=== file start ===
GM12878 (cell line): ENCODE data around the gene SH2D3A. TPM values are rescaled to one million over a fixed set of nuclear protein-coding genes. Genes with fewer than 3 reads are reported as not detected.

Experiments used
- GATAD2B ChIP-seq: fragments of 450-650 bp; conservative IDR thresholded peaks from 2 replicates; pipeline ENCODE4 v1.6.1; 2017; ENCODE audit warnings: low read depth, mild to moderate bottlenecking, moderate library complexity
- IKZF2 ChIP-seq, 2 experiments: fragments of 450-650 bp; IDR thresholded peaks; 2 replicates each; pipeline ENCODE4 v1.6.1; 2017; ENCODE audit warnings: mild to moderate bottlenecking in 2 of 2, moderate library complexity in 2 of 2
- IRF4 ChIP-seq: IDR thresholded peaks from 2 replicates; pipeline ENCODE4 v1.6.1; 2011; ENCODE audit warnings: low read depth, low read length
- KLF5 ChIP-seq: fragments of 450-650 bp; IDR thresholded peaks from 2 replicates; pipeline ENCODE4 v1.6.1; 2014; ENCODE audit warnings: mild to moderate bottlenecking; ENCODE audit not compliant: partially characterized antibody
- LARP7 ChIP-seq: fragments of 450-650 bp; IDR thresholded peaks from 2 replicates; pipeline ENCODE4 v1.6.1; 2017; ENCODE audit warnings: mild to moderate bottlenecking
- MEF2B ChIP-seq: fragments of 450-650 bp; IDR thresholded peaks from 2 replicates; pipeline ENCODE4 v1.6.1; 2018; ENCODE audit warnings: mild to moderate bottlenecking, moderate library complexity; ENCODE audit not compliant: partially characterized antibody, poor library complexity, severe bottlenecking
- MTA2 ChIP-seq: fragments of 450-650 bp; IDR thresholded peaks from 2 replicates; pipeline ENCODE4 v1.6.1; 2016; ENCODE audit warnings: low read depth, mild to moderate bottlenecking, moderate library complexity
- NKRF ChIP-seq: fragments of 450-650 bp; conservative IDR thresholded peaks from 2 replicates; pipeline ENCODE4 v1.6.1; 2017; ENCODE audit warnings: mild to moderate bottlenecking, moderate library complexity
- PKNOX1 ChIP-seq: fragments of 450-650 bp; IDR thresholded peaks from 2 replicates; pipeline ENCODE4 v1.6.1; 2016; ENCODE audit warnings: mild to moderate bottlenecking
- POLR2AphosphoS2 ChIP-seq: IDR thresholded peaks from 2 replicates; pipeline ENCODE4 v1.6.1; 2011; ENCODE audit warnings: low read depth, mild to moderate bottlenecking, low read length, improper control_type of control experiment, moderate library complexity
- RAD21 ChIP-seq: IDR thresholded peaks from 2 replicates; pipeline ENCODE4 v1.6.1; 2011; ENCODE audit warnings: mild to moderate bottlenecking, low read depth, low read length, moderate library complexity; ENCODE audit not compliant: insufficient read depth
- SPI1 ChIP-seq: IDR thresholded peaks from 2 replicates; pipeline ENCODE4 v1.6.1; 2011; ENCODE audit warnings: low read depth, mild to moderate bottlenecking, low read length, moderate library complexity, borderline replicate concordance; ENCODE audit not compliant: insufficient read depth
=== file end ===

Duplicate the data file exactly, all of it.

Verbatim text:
GM12878 (cell line): ENCODE data around the gene SH2D3A. TPM values are rescaled to one million over a fixed set of nuclear protein-coding genes. Genes with fewer than 3 reads are reported as not detected.

Experiments used
- GATAD2B ChIP-seq: fragments of 450-650 bp; conservative IDR thresholded peaks from 2 replicates; pipeline ENCODE4 v1.6.1; 2017; ENCODE audit warnings: low read depth, mild to moderate bottlenecking, moderate library complexity
- IKZF2 ChIP-seq, 2 experiments: fragments of 450-650 bp; IDR thresholded peaks; 2 replicates each; pipeline ENCODE4 v1.6.1; 2017; ENCODE audit warnings: mild to moderate bottlenecking in 2 of 2, moderate library complexity in 2 of 2
- IRF4 ChIP-seq: IDR thresholded peaks from 2 replicates; pipeline ENCODE4 v1.6.1; 2011; ENCODE audit warnings: low read depth, low read length
- KLF5 ChIP-seq: fragments of 450-650 bp; IDR thresholded peaks from 2 replicates; pipeline ENCODE4 v1.6.1; 2014; ENCODE audit warnings: mild to moderate bottlenecking; ENCODE audit not compliant: partially characterized antibody
- LARP7 ChIP-seq: fragments of 450-650 bp; IDR thresholded peaks from 2 replicates; pipeline ENCODE4 v1.6.1; 2017; ENCODE audit warnings: mild to moderate bottlenecking
- MEF2B ChIP-seq: fragments of 450-650 bp; IDR thresholded peaks from 2 replicates; pipeline ENCODE4 v1.6.1; 2018; ENCODE audit warnings: mild to moderate bottlenecking, moderate library complexity; ENCODE audit not compliant: partially characterized antibody, poor library complexity, severe bottlenecking
- MTA2 ChIP-seq: fragments of 450-650 bp; IDR thresholded peaks from 2 replicates; pipeline ENCODE4 v1.6.1; 2016; ENCODE audit warnings: low read depth, mild to moderate bottlenecking, moderate library complexity
- NKRF ChIP-seq: fragments of 450-650 bp; conservative IDR thresholded peaks from 2 replicates; pipeline ENCODE4 v1.6.1; 2017; ENCODE audit warnings: mild to moderate bottlenecking, moderate library complexity
- PKNOX1 ChIP-seq: fragments of 450-650 bp; IDR thresholded peaks from 2 replicates; pipeline ENCODE4 v1.6.1; 2016; ENCODE audit warnings: mild to moderate bottlenecking
- POLR2AphosphoS2 ChIP-seq: IDR thresholded peaks from 2 replicates; pipeline ENCODE4 v1.6.1; 2011; ENCODE audit warnings: low read depth, mild to moderate bottlenecking, low read length, improper control_type of control experiment, moderate library complexity
- RAD21 ChIP-seq: IDR thresholded peaks from 2 replicates; pipeline ENCODE4 v1.6.1; 2011; ENCODE audit warnings: mild to moderate bottlenecking, low read depth, low read length, moderate library complexity; ENCODE audit not compliant: insufficient read depth
- SPI1 ChIP-seq: IDR thresholded peaks from 2 replicates; pipeline ENCODE4 v1.6.1; 2011; ENCODE audit warnings: low read depth, mild to moderate bottlenecking, low read length, moderate library complexity, borderline replicate concordance; ENCODE audit not compliant: insufficient read depth